REAL FOOD 101: How to Soak, Sprout, and Dehydrate Nuts, Beans, and Seeds

REAL FOOD 101

Why do I go through the trouble of soaking nuts, beans, and seeds? Answer: Personal experience with better digestion. If there is one thing that is easier now that I am on GAPS, it’s that I only have to soak and dehydrate nuts, beans, and seeds, and not grains. With grains you have to get out your grain grinder and make flour, but with nuts, beans, and seeds you can just store them whole for snacking, or food process them if you need nut or seed flour for a recipe. But, in fairness, I do miss my sprouted flour dreadfully, so I admit that it’s worth getting the grain grinder out to have some if you can digest it well. When I am done with GAPS, I am already looking forward to some sprouted grain goodies!

I have found that if I soak nuts, beans, and seeds, then dehydrate them to their crispy state again, I tend to handle them better. It turns out that there is a good reason for this. If you soak or sprout them, then you not only neutralize enzyme inhibitors, phytic acid, and lectins, you also have prepared the nut or seeds for optimal absorption for your body. This is similar to sourdoughing grains for bread to make them more digestible.

In Nourishing Traditions by Sally Fallon (buy Nourishing Traditions here, an excellent first real food book) it says:

The method for sprouting all grains and seeds is the same–only the length of time needed to accomplish full germination varies, depending on the size and nature of the seed.

So what is the difference between sprouting and soaking? Time. If you do well with nuts and seeds that are merely soaked in saltwater overnight, then dehydrated, then this is enough. Simply start the practice of soaking nuts and seeds overnight, then putting in a dehydrator the next day (or an oven set as low as possible) until crisp again. It does take a little planning ahead, but it entails very little active work at all. Plus, then benefit of simply soaking and dehydrating will increase not only your ability to digest the nuts and seeds you eat, but will increase their nutritional content significantly. I find that soaking overnight is enough for me to be able to digest nuts and seeds well.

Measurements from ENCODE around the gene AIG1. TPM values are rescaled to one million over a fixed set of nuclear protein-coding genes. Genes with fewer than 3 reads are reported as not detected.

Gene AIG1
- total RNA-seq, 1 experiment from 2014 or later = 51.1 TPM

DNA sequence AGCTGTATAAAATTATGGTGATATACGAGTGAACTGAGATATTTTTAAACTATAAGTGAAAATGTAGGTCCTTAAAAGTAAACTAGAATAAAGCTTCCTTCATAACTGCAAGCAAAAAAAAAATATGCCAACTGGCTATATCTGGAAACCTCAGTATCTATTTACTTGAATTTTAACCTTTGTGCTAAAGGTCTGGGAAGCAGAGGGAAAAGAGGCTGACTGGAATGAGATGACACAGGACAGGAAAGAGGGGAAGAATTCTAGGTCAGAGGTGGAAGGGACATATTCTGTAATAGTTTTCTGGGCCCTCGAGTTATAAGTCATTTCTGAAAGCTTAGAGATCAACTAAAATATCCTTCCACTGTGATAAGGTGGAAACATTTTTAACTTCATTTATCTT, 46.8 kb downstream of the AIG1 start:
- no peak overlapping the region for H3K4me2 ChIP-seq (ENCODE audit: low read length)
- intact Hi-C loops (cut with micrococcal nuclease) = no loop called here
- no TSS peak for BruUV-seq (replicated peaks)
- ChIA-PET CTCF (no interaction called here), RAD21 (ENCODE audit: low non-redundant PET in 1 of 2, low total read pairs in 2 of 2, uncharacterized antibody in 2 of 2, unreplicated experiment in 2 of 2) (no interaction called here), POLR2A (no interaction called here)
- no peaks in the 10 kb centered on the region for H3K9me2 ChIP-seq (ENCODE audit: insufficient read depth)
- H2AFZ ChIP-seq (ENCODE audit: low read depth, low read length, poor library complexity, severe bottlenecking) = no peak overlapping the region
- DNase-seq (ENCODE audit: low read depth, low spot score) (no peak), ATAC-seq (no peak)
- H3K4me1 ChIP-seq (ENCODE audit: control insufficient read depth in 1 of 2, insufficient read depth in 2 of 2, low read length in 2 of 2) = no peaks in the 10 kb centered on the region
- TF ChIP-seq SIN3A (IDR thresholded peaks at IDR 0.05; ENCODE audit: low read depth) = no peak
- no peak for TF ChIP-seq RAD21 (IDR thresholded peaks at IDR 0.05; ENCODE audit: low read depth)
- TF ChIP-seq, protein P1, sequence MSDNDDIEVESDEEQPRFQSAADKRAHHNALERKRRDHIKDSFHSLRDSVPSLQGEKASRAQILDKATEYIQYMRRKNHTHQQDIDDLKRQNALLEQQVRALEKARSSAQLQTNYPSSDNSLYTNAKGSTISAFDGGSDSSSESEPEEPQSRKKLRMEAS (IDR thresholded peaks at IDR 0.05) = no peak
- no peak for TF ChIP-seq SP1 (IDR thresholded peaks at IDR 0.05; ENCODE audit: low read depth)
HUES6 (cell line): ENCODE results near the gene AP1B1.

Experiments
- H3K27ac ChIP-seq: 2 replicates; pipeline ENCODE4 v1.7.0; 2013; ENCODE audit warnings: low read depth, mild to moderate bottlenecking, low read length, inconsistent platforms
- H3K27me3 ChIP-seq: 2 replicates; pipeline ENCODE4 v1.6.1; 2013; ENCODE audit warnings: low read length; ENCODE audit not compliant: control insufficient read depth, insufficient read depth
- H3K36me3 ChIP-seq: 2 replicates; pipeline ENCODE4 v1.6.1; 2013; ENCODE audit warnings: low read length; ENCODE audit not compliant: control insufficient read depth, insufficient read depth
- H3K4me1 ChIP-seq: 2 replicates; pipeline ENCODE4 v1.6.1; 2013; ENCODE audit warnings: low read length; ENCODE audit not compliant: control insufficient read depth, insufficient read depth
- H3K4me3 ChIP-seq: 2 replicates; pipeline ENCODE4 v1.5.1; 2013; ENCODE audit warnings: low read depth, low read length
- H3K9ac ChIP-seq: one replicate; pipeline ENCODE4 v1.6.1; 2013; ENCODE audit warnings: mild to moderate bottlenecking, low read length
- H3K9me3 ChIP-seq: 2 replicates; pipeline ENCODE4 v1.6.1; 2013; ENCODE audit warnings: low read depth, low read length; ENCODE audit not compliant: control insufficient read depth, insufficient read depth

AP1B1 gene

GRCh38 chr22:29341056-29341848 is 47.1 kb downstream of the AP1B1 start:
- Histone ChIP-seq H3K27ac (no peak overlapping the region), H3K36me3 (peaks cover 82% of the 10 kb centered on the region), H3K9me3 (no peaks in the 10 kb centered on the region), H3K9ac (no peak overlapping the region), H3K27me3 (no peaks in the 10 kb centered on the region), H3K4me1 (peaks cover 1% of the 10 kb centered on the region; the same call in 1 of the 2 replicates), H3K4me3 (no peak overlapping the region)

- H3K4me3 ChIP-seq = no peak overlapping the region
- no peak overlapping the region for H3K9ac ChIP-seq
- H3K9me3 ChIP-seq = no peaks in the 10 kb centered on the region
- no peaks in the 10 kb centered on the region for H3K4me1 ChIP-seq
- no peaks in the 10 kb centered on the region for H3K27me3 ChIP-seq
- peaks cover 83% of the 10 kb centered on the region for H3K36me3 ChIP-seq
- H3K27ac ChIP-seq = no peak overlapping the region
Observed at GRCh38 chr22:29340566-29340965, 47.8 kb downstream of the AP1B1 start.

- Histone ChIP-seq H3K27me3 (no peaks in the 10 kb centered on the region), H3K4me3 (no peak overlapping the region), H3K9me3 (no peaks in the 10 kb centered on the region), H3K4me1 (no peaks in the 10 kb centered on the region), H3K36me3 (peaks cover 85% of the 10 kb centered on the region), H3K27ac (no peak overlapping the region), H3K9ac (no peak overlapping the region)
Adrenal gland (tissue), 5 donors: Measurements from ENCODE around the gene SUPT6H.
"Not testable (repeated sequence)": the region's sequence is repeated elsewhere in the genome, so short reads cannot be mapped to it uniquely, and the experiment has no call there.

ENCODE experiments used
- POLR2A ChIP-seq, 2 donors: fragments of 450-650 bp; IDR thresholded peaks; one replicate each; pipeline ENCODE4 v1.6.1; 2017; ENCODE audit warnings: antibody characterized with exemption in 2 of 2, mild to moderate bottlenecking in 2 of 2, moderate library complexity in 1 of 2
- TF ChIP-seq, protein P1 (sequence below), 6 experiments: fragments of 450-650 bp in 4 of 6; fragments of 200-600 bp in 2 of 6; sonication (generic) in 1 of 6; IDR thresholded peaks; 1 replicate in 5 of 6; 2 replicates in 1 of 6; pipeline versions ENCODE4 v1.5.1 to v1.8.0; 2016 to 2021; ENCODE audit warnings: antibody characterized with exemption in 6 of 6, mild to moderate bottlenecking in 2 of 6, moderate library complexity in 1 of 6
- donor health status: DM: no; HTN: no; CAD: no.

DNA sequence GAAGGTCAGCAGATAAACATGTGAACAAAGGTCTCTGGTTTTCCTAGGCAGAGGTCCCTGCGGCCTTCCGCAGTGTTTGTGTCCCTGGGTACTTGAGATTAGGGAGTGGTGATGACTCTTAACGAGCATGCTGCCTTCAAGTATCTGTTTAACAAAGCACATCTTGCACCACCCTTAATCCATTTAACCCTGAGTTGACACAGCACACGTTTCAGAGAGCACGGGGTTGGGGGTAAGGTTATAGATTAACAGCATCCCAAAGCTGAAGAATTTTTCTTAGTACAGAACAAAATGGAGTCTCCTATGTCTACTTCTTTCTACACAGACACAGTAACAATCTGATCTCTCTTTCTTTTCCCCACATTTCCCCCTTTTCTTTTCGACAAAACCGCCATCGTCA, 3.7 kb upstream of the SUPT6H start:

If you need more digestive help, consider sprouting. Also, sprouting increases the nutritional profile of your seeds and nuts even more than soaking. This still begins with an overnight soak in saltwater, but continues for 1-3 days more depending on how long that particular nut or seed takes to sprout. You will know when time is up when you can see the sprouts growing. Remember that only truly raw nuts, beans, and seeds will sprout, so check your sources well. For example, in California there is a mandatory pasteurization process for nuts, so even though they are sold “raw”, they are not truly raw and will most likely not sprout. You can buy raw nuts and seeds here.

Why should you soak seeds, beans, and nuts? There are many reasons, the most convincing of which (to me) is that it is what our ancestors did. And they had a good reason. Again, from Nourishing Traditions (buy here):

The process of germination not only produces vitamin C but also changes the composition of grains and seeds in numerous beneficial ways. Sprouting increases vitamin B content, especially B2, B5, and B6. Carotene increases dramatically–sometimes eightfold. Even more important, sprouting neutralizes phytic acid, a substance present in the bran of all grains [and in nuts, beans, and seeds] that inhibits absorption of calcium, magnesium, iron, copper and zinc; sprouting also neutralizes enzyme inhibitors present in all seeds. These inhibitors can neutralize our own precious enzymes in the digestive tractFinally, numerous enzymes that help digestion are produced during the germination process.